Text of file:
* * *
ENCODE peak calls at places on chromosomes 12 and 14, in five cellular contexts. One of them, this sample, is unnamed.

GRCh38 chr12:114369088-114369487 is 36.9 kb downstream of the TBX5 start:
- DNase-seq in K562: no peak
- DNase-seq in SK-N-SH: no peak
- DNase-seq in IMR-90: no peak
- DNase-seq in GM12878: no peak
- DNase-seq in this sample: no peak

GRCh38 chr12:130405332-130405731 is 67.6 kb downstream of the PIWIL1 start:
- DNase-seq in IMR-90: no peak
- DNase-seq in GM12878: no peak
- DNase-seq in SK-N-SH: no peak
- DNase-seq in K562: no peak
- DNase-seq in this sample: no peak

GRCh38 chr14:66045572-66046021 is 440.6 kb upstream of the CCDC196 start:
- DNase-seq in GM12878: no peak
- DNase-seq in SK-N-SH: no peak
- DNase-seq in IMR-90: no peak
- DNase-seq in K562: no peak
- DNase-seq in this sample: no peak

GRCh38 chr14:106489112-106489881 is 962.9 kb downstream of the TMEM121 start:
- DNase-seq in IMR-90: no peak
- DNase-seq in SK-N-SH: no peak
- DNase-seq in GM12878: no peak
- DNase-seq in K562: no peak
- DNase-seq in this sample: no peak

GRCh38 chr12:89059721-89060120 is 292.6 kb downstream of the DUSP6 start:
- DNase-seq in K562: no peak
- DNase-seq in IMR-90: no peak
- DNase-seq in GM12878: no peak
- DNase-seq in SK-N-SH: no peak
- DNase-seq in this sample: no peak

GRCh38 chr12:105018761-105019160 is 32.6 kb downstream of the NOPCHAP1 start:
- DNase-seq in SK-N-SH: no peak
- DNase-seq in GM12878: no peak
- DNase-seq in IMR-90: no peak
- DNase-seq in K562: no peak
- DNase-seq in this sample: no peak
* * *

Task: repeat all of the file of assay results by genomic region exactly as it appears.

ENCODE peak calls at places on chromosomes 12 and 14, in five cellular contexts. One of them, this sample, is unnamed.

GRCh38 chr12:114369088-114369487 is 36.9 kb downstream of the TBX5 start:
- DNase-seq in K562: no peak
- DNase-seq in SK-N-SH: no peak
- DNase-seq in IMR-90: no peak
- DNase-seq in GM12878: no peak
- DNase-seq in this sample: no peak

GRCh38 chr12:130405332-130405731 is 67.6 kb downstream of the PIWIL1 start:
- DNase-seq in IMR-90: no peak
- DNase-seq in GM12878: no peak
- DNase-seq in SK-N-SH: no peak
- DNase-seq in K562: no peak
- DNase-seq in this sample: no peak

GRCh38 chr14:66045572-66046021 is 440.6 kb upstream of the CCDC196 start:
- DNase-seq in GM12878: no peak
- DNase-seq in SK-N-SH: no peak
- DNase-seq in IMR-90: no peak
- DNase-seq in K562: no peak
- DNase-seq in this sample: no peak

GRCh38 chr14:106489112-106489881 is 962.9 kb downstream of the TMEM121 start:
- DNase-seq in IMR-90: no peak
- DNase-seq in SK-N-SH: no peak
- DNase-seq in GM12878: no peak
- DNase-seq in K562: no peak
- DNase-seq in this sample: no peak

GRCh38 chr12:89059721-89060120 is 292.6 kb downstream of the DUSP6 start:
- DNase-seq in K562: no peak
- DNase-seq in IMR-90: no peak
- DNase-seq in GM12878: no peak
- DNase-seq in SK-N-SH: no peak
- DNase-seq in this sample: no peak

GRCh38 chr12:105018761-105019160 is 32.6 kb downstream of the NOPCHAP1 start:
- DNase-seq in SK-N-SH: no peak
- DNase-seq in GM12878: no peak
- DNase-seq in IMR-90: no peak
- DNase-seq in K562: no peak
- DNase-seq in this sample: no peak